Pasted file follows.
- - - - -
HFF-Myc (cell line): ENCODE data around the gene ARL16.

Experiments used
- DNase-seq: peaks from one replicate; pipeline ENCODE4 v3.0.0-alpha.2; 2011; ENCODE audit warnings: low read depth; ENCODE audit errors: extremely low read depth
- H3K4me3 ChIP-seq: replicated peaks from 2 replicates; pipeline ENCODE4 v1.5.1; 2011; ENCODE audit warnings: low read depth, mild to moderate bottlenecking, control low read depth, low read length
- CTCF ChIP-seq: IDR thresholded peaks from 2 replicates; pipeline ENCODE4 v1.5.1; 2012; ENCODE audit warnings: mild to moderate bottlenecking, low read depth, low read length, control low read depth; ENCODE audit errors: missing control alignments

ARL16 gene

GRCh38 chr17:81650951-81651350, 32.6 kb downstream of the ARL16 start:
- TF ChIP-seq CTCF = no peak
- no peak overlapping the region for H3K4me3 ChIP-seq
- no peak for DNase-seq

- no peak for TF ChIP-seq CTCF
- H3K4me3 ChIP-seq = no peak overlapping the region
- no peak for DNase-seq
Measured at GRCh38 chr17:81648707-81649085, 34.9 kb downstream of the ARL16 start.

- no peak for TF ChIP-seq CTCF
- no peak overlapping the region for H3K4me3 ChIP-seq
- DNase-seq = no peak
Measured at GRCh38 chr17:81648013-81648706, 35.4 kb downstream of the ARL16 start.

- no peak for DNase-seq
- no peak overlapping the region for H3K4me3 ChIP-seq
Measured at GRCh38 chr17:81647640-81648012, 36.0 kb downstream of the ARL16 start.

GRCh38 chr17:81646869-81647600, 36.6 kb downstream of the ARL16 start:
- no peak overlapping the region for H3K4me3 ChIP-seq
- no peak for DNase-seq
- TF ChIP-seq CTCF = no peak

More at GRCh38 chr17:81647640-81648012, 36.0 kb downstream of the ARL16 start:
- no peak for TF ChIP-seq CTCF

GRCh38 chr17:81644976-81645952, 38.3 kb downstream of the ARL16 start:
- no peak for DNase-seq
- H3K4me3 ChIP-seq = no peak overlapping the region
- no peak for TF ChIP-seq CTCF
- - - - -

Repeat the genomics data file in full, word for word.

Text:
HFF-Myc (cell line): ENCODE data around the gene ARL16.

Experiments used
- DNase-seq: peaks from one replicate; pipeline ENCODE4 v3.0.0-alpha.2; 2011; ENCODE audit warnings: low read depth; ENCODE audit errors: extremely low read depth
- H3K4me3 ChIP-seq: replicated peaks from 2 replicates; pipeline ENCODE4 v1.5.1; 2011; ENCODE audit warnings: low read depth, mild to moderate bottlenecking, control low read depth, low read length
- CTCF ChIP-seq: IDR thresholded peaks from 2 replicates; pipeline ENCODE4 v1.5.1; 2012; ENCODE audit warnings: mild to moderate bottlenecking, low read depth, low read length, control low read depth; ENCODE audit errors: missing control alignments

ARL16 gene

GRCh38 chr17:81650951-81651350, 32.6 kb downstream of the ARL16 start:
- TF ChIP-seq CTCF = no peak
- no peak overlapping the region for H3K4me3 ChIP-seq
- no peak for DNase-seq

- no peak for TF ChIP-seq CTCF
- H3K4me3 ChIP-seq = no peak overlapping the region
- no peak for DNase-seq
Measured at GRCh38 chr17:81648707-81649085, 34.9 kb downstream of the ARL16 start.

- no peak for TF ChIP-seq CTCF
- no peak overlapping the region for H3K4me3 ChIP-seq
- DNase-seq = no peak
Measured at GRCh38 chr17:81648013-81648706, 35.4 kb downstream of the ARL16 start.

- no peak for DNase-seq
- no peak overlapping the region for H3K4me3 ChIP-seq
Measured at GRCh38 chr17:81647640-81648012, 36.0 kb downstream of the ARL16 start.

GRCh38 chr17:81646869-81647600, 36.6 kb downstream of the ARL16 start:
- no peak overlapping the region for H3K4me3 ChIP-seq
- no peak for DNase-seq
- TF ChIP-seq CTCF = no peak

More at GRCh38 chr17:81647640-81648012, 36.0 kb downstream of the ARL16 start:
- no peak for TF ChIP-seq CTCF

GRCh38 chr17:81644976-81645952, 38.3 kb downstream of the ARL16 start:
- no peak for DNase-seq
- H3K4me3 ChIP-seq = no peak overlapping the region
- no peak for TF ChIP-seq CTCF